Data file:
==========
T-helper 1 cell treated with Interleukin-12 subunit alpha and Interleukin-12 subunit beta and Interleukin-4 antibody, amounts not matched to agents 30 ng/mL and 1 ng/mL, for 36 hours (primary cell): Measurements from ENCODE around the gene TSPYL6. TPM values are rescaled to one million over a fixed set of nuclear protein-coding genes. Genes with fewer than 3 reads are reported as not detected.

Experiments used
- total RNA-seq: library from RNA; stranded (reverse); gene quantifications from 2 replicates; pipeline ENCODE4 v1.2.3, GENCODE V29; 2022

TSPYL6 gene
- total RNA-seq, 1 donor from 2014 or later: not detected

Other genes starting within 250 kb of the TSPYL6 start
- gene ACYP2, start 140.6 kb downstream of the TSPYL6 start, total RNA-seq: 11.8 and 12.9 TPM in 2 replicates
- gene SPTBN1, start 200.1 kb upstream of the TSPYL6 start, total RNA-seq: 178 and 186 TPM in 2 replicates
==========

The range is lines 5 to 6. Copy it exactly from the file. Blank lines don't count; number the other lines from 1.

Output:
- total RNA-seq, 1 donor from 2014 or later: not detected

Other genes starting within 250 kb of the TSPYL6 start